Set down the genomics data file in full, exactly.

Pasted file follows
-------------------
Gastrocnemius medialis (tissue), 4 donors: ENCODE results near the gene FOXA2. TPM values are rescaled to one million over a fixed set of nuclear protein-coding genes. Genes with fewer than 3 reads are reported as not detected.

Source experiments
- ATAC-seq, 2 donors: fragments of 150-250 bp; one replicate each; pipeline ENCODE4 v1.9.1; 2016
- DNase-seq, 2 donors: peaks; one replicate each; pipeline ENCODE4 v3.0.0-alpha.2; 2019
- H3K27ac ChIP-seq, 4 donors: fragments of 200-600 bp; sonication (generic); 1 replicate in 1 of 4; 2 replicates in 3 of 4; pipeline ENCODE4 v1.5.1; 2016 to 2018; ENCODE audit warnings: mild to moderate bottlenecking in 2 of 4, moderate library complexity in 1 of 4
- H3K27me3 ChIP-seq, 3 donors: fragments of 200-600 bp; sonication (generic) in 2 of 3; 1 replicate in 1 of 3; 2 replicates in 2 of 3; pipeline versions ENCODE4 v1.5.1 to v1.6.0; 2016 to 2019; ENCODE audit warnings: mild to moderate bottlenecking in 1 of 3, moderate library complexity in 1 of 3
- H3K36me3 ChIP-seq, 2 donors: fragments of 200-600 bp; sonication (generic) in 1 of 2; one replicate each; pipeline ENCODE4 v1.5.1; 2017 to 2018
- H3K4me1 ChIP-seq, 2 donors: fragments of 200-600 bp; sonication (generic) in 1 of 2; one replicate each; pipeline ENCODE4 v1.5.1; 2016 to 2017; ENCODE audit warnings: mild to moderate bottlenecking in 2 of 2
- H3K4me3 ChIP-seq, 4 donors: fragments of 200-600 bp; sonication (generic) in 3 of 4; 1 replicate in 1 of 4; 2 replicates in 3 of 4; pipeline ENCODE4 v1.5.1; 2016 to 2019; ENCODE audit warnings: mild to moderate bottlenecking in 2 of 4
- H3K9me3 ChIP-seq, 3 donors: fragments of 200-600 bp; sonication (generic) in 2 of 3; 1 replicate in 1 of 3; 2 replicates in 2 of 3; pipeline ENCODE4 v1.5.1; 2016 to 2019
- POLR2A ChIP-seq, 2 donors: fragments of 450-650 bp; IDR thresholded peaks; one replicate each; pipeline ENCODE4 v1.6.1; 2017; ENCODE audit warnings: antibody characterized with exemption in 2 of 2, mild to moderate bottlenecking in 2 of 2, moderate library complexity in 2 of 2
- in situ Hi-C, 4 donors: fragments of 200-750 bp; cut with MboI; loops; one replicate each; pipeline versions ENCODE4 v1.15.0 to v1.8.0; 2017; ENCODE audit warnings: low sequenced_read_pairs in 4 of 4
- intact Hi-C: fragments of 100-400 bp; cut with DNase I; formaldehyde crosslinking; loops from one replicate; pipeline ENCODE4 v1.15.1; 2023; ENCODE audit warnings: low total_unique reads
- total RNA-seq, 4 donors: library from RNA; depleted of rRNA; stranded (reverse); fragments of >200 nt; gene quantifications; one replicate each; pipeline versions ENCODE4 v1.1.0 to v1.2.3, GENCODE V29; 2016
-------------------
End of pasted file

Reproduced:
Gastrocnemius medialis (tissue), 4 donors: ENCODE results near the gene FOXA2. TPM values are rescaled to one million over a fixed set of nuclear protein-coding genes. Genes with fewer than 3 reads are reported as not detected.

Source experiments
- ATAC-seq, 2 donors: fragments of 150-250 bp; one replicate each; pipeline ENCODE4 v1.9.1; 2016
- DNase-seq, 2 donors: peaks; one replicate each; pipeline ENCODE4 v3.0.0-alpha.2; 2019
- H3K27ac ChIP-seq, 4 donors: fragments of 200-600 bp; sonication (generic); 1 replicate in 1 of 4; 2 replicates in 3 of 4; pipeline ENCODE4 v1.5.1; 2016 to 2018; ENCODE audit warnings: mild to moderate bottlenecking in 2 of 4, moderate library complexity in 1 of 4
- H3K27me3 ChIP-seq, 3 donors: fragments of 200-600 bp; sonication (generic) in 2 of 3; 1 replicate in 1 of 3; 2 replicates in 2 of 3; pipeline versions ENCODE4 v1.5.1 to v1.6.0; 2016 to 2019; ENCODE audit warnings: mild to moderate bottlenecking in 1 of 3, moderate library complexity in 1 of 3
- H3K36me3 ChIP-seq, 2 donors: fragments of 200-600 bp; sonication (generic) in 1 of 2; one replicate each; pipeline ENCODE4 v1.5.1; 2017 to 2018
- H3K4me1 ChIP-seq, 2 donors: fragments of 200-600 bp; sonication (generic) in 1 of 2; one replicate each; pipeline ENCODE4 v1.5.1; 2016 to 2017; ENCODE audit warnings: mild to moderate bottlenecking in 2 of 2
- H3K4me3 ChIP-seq, 4 donors: fragments of 200-600 bp; sonication (generic) in 3 of 4; 1 replicate in 1 of 4; 2 replicates in 3 of 4; pipeline ENCODE4 v1.5.1; 2016 to 2019; ENCODE audit warnings: mild to moderate bottlenecking in 2 of 4
- H3K9me3 ChIP-seq, 3 donors: fragments of 200-600 bp; sonication (generic) in 2 of 3; 1 replicate in 1 of 3; 2 replicates in 2 of 3; pipeline ENCODE4 v1.5.1; 2016 to 2019
- POLR2A ChIP-seq, 2 donors: fragments of 450-650 bp; IDR thresholded peaks; one replicate each; pipeline ENCODE4 v1.6.1; 2017; ENCODE audit warnings: antibody characterized with exemption in 2 of 2, mild to moderate bottlenecking in 2 of 2, moderate library complexity in 2 of 2
- in situ Hi-C, 4 donors: fragments of 200-750 bp; cut with MboI; loops; one replicate each; pipeline versions ENCODE4 v1.15.0 to v1.8.0; 2017; ENCODE audit warnings: low sequenced_read_pairs in 4 of 4
- intact Hi-C: fragments of 100-400 bp; cut with DNase I; formaldehyde crosslinking; loops from one replicate; pipeline ENCODE4 v1.15.1; 2023; ENCODE audit warnings: low total_unique reads
- total RNA-seq, 4 donors: library from RNA; depleted of rRNA; stranded (reverse); fragments of >200 nt; gene quantifications; one replicate each; pipeline versions ENCODE4 v1.1.0 to v1.2.3, GENCODE V29; 2016